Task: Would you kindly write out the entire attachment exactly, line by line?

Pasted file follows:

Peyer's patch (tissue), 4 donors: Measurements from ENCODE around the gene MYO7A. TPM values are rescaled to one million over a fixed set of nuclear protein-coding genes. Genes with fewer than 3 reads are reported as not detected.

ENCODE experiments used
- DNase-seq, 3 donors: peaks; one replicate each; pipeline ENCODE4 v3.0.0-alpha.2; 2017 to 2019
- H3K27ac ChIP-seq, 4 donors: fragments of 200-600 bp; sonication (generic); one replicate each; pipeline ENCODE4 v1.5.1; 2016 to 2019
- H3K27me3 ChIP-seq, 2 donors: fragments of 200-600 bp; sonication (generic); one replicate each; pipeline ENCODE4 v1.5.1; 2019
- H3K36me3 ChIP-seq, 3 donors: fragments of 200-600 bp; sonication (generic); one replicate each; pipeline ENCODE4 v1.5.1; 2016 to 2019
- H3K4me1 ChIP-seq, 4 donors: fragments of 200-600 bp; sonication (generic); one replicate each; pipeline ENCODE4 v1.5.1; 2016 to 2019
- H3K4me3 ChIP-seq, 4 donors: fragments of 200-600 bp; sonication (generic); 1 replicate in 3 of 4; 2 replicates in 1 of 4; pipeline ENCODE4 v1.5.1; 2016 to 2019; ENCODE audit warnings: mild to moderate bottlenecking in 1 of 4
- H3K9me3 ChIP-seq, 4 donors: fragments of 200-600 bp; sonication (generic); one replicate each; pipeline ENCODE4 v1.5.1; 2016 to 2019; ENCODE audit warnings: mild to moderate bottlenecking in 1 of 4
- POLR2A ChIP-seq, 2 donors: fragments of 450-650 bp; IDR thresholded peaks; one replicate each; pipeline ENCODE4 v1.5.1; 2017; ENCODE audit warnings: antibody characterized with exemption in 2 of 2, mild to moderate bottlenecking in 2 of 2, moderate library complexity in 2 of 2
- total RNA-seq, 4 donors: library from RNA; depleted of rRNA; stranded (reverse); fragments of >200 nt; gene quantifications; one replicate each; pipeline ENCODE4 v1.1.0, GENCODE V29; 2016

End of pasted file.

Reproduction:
Peyer's patch (tissue), 4 donors: Measurements from ENCODE around the gene MYO7A. TPM values are rescaled to one million over a fixed set of nuclear protein-coding genes. Genes with fewer than 3 reads are reported as not detected.

ENCODE experiments used
- DNase-seq, 3 donors: peaks; one replicate each; pipeline ENCODE4 v3.0.0-alpha.2; 2017 to 2019
- H3K27ac ChIP-seq, 4 donors: fragments of 200-600 bp; sonication (generic); one replicate each; pipeline ENCODE4 v1.5.1; 2016 to 2019
- H3K27me3 ChIP-seq, 2 donors: fragments of 200-600 bp; sonication (generic); one replicate each; pipeline ENCODE4 v1.5.1; 2019
- H3K36me3 ChIP-seq, 3 donors: fragments of 200-600 bp; sonication (generic); one replicate each; pipeline ENCODE4 v1.5.1; 2016 to 2019
- H3K4me1 ChIP-seq, 4 donors: fragments of 200-600 bp; sonication (generic); one replicate each; pipeline ENCODE4 v1.5.1; 2016 to 2019
- H3K4me3 ChIP-seq, 4 donors: fragments of 200-600 bp; sonication (generic); 1 replicate in 3 of 4; 2 replicates in 1 of 4; pipeline ENCODE4 v1.5.1; 2016 to 2019; ENCODE audit warnings: mild to moderate bottlenecking in 1 of 4
- H3K9me3 ChIP-seq, 4 donors: fragments of 200-600 bp; sonication (generic); one replicate each; pipeline ENCODE4 v1.5.1; 2016 to 2019; ENCODE audit warnings: mild to moderate bottlenecking in 1 of 4
- POLR2A ChIP-seq, 2 donors: fragments of 450-650 bp; IDR thresholded peaks; one replicate each; pipeline ENCODE4 v1.5.1; 2017; ENCODE audit warnings: antibody characterized with exemption in 2 of 2, mild to moderate bottlenecking in 2 of 2, moderate library complexity in 2 of 2
- total RNA-seq, 4 donors: library from RNA; depleted of rRNA; stranded (reverse); fragments of >200 nt; gene quantifications; one replicate each; pipeline ENCODE4 v1.1.0, GENCODE V29; 2016